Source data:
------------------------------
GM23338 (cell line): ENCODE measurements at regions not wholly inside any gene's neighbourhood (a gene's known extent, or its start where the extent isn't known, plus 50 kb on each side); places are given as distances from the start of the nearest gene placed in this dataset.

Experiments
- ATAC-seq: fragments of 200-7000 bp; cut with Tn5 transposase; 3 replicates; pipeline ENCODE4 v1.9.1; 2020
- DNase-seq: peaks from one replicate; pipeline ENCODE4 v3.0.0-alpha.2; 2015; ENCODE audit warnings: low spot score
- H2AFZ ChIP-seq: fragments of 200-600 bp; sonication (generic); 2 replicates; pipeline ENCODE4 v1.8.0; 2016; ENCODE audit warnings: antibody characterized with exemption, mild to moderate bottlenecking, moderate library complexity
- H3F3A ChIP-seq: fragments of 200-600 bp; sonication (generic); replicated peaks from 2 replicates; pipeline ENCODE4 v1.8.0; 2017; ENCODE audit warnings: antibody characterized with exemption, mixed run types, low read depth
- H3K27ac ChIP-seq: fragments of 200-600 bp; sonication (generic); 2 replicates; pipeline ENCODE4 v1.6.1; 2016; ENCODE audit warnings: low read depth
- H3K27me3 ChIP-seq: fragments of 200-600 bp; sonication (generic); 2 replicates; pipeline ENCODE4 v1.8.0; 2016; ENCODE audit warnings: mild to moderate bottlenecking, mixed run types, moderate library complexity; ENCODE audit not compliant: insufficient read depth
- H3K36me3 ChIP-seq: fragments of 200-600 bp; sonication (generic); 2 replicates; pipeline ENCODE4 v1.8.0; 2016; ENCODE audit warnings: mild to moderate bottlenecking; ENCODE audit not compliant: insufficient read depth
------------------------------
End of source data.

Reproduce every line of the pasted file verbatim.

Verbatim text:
GM23338 (cell line): ENCODE measurements at regions not wholly inside any gene's neighbourhood (a gene's known extent, or its start where the extent isn't known, plus 50 kb on each side); places are given as distances from the start of the nearest gene placed in this dataset.

Experiments
- ATAC-seq: fragments of 200-7000 bp; cut with Tn5 transposase; 3 replicates; pipeline ENCODE4 v1.9.1; 2020
- DNase-seq: peaks from one replicate; pipeline ENCODE4 v3.0.0-alpha.2; 2015; ENCODE audit warnings: low spot score
- H2AFZ ChIP-seq: fragments of 200-600 bp; sonication (generic); 2 replicates; pipeline ENCODE4 v1.8.0; 2016; ENCODE audit warnings: antibody characterized with exemption, mild to moderate bottlenecking, moderate library complexity
- H3F3A ChIP-seq: fragments of 200-600 bp; sonication (generic); replicated peaks from 2 replicates; pipeline ENCODE4 v1.8.0; 2017; ENCODE audit warnings: antibody characterized with exemption, mixed run types, low read depth
- H3K27ac ChIP-seq: fragments of 200-600 bp; sonication (generic); 2 replicates; pipeline ENCODE4 v1.6.1; 2016; ENCODE audit warnings: low read depth
- H3K27me3 ChIP-seq: fragments of 200-600 bp; sonication (generic); 2 replicates; pipeline ENCODE4 v1.8.0; 2016; ENCODE audit warnings: mild to moderate bottlenecking, mixed run types, moderate library complexity; ENCODE audit not compliant: insufficient read depth
- H3K36me3 ChIP-seq: fragments of 200-600 bp; sonication (generic); 2 replicates; pipeline ENCODE4 v1.8.0; 2016; ENCODE audit warnings: mild to moderate bottlenecking; ENCODE audit not compliant: insufficient read depth